In 2019, India passed China to become the new leader in supplying international students to BC. 25,130 Indian students held study permits in the province in 2019, good for a 29.2% market share. This ran slightly behind India’s share of the full Canadian market, where it is also the number one source country, with 34.6% of the market. 18.0% of Indian students in Canada chose BC as their destination in 2019, just behind the all-countries average of 21.3%.
India’s dominance of the BC market looks primed to increase. It was the only country among the top six to add students on net between 2018 and 2019, adding almost 4% market share.
Indian Students in BC by Study Level
The figure below shows the breakdown of Indian students in BC by study level:
Post-secondary study was the main draw for Indian students to BC in 2019, with college and university students together accounting for almost 90% of the market. College study permits were up 18.3% and university study permits were up 19.2% year-over-year.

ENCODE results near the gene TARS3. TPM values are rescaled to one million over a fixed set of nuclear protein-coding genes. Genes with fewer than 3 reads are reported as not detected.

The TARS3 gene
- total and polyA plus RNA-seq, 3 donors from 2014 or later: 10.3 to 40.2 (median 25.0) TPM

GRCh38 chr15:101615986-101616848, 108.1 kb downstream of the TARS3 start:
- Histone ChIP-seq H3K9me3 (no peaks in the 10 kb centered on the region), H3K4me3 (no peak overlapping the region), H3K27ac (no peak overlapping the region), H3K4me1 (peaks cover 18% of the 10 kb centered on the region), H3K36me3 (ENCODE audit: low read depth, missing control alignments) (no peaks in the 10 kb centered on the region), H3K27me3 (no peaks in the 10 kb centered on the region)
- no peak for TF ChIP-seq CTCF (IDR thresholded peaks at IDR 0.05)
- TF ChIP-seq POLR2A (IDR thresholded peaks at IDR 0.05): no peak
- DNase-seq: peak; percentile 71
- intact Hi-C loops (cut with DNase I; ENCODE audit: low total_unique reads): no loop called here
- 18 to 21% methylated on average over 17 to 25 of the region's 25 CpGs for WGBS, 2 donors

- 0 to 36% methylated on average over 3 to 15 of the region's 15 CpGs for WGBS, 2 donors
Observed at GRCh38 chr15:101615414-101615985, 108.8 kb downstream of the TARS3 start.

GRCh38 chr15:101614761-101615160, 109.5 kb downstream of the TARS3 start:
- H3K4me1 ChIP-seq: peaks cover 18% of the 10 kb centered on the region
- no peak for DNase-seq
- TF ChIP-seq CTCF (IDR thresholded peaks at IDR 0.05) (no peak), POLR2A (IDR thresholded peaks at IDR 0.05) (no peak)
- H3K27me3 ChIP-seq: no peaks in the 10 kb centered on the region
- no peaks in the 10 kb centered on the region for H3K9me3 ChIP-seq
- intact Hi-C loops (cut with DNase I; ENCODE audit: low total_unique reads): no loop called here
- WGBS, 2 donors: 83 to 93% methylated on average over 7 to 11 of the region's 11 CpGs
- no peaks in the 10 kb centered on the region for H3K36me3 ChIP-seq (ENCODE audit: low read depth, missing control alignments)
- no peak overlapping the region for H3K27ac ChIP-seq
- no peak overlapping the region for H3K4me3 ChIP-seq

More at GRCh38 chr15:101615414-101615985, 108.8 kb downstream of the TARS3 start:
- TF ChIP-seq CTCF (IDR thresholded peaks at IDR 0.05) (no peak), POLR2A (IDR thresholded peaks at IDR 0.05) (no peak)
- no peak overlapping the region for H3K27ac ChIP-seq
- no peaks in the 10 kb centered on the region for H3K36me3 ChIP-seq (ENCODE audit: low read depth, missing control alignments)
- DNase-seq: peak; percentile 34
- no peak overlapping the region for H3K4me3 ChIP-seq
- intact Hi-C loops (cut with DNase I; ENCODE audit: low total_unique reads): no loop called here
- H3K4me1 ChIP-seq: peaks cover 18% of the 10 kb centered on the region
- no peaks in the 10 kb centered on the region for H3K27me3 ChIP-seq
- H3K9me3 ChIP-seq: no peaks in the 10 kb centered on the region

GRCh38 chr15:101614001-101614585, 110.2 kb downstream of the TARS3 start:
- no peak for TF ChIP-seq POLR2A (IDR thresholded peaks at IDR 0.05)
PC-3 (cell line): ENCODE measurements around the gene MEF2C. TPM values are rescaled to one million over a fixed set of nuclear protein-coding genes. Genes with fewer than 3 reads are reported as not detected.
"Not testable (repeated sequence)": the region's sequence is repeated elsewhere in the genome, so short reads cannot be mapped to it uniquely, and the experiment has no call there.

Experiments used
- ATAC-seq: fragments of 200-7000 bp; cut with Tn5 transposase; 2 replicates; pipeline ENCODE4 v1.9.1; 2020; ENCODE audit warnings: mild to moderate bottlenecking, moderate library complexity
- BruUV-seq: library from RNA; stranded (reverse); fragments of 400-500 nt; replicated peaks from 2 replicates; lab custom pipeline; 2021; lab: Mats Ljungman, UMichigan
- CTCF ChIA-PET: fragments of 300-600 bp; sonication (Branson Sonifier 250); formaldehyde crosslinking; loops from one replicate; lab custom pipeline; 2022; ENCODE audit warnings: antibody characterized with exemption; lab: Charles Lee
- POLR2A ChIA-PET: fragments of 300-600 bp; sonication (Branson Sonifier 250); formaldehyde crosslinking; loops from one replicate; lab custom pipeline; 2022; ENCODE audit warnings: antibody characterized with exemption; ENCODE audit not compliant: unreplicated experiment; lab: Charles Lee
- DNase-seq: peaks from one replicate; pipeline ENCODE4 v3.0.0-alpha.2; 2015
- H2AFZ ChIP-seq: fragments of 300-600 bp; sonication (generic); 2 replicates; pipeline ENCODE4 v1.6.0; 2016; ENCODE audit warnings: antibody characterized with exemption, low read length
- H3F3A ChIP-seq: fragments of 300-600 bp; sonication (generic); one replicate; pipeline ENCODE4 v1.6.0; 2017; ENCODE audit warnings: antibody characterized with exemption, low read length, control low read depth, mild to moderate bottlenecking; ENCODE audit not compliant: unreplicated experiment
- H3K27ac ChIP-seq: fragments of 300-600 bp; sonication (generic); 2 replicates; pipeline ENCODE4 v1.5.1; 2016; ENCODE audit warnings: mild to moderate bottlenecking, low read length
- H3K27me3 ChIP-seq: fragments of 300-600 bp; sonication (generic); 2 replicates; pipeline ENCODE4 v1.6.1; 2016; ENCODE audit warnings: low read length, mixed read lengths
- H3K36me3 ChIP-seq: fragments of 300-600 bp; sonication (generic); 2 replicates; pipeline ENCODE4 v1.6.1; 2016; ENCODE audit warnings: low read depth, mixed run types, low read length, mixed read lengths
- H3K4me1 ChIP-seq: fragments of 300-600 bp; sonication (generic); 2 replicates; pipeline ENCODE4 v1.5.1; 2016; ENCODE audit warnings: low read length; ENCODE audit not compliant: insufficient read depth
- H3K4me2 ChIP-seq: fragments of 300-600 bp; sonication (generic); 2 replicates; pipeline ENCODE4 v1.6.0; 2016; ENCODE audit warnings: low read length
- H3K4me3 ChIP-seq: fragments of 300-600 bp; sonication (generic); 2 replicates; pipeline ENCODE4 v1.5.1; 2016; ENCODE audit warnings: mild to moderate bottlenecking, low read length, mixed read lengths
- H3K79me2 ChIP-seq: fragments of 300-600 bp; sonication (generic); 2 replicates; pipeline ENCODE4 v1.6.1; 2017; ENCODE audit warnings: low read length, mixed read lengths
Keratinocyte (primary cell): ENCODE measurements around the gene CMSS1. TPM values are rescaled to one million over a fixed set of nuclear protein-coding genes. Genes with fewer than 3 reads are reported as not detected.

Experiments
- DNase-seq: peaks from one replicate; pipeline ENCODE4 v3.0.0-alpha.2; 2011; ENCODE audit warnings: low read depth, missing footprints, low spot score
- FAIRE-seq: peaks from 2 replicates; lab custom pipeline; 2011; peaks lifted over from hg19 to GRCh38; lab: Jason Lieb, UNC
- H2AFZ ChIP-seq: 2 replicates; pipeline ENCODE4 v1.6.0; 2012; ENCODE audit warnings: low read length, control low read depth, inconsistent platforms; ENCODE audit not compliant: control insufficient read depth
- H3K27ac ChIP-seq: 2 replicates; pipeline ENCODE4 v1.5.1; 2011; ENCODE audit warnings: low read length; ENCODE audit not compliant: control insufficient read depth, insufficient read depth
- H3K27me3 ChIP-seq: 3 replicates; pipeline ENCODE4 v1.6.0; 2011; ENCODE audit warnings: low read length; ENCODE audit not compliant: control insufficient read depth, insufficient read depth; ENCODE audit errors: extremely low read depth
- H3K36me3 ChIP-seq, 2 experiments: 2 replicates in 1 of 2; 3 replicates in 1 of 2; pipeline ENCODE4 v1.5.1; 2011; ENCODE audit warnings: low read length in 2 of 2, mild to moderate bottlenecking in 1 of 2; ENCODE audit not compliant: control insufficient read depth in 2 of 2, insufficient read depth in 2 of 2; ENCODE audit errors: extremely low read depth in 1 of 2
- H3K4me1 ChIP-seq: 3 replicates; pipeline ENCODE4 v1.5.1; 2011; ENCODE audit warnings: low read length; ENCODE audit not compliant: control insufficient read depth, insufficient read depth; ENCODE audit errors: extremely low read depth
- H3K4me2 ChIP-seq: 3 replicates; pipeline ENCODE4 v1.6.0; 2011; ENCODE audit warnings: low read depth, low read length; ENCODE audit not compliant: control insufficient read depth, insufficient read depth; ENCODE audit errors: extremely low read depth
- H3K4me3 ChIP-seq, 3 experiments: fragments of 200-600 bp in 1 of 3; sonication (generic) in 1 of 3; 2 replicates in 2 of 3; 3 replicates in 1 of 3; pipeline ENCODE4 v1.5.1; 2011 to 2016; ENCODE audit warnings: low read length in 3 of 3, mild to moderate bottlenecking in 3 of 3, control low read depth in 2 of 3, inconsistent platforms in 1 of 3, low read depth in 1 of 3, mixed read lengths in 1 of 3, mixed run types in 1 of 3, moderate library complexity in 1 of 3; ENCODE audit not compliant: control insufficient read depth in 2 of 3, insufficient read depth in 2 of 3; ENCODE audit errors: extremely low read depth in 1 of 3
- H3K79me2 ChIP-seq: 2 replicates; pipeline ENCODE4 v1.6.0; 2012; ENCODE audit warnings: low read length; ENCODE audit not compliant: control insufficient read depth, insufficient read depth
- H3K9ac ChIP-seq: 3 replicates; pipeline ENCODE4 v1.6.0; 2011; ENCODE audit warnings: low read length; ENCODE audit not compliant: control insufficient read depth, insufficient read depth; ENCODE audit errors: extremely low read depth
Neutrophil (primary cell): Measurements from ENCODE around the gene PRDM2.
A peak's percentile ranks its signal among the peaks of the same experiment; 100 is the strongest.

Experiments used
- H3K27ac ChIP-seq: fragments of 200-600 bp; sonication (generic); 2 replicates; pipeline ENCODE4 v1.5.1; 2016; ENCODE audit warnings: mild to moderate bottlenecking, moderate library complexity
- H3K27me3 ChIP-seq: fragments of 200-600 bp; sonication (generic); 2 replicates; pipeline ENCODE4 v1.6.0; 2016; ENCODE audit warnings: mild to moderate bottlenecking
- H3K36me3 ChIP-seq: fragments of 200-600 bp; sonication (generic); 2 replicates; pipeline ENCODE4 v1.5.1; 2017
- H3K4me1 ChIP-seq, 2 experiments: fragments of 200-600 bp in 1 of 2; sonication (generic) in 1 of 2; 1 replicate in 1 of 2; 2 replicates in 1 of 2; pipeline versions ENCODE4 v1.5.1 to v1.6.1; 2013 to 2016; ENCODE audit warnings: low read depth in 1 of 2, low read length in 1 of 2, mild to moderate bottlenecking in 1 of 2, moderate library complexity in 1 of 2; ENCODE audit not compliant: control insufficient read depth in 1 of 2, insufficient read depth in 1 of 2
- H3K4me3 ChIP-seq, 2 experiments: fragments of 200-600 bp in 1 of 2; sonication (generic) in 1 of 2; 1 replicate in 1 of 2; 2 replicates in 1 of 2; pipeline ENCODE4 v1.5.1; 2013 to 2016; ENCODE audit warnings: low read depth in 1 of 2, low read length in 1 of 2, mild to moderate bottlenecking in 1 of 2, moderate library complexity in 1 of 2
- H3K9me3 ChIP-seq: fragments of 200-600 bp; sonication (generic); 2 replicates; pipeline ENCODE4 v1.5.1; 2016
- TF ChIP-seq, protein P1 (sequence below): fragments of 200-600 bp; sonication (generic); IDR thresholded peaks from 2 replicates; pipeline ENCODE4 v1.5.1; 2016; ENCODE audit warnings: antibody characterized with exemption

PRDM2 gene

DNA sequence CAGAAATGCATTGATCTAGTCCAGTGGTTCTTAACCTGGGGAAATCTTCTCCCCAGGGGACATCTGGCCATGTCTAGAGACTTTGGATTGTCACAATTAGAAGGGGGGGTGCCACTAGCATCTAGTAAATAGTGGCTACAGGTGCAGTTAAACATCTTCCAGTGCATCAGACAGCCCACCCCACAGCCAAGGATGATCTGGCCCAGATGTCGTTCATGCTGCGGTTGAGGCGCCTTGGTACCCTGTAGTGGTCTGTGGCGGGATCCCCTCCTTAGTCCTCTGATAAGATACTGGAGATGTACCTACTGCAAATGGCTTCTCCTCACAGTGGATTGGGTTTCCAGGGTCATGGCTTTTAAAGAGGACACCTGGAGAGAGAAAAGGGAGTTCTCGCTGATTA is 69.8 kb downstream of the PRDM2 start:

Primary and secondary students made up just 4.5% of Indian students in BC in 2019, but there was robust growth in the sector—almost 120% over 2018.
Top BC Schools for Indian Students
The figure below shows the top five schools in British Columbia by study permits issued to Indian nationals:
Vancouver’s Langara College led the way with 2,140 study permits issued. Kwantlen Polytechnic University was second overall and the top university, though its Indian enrollment shrank almost 30% between 2017 and 2019.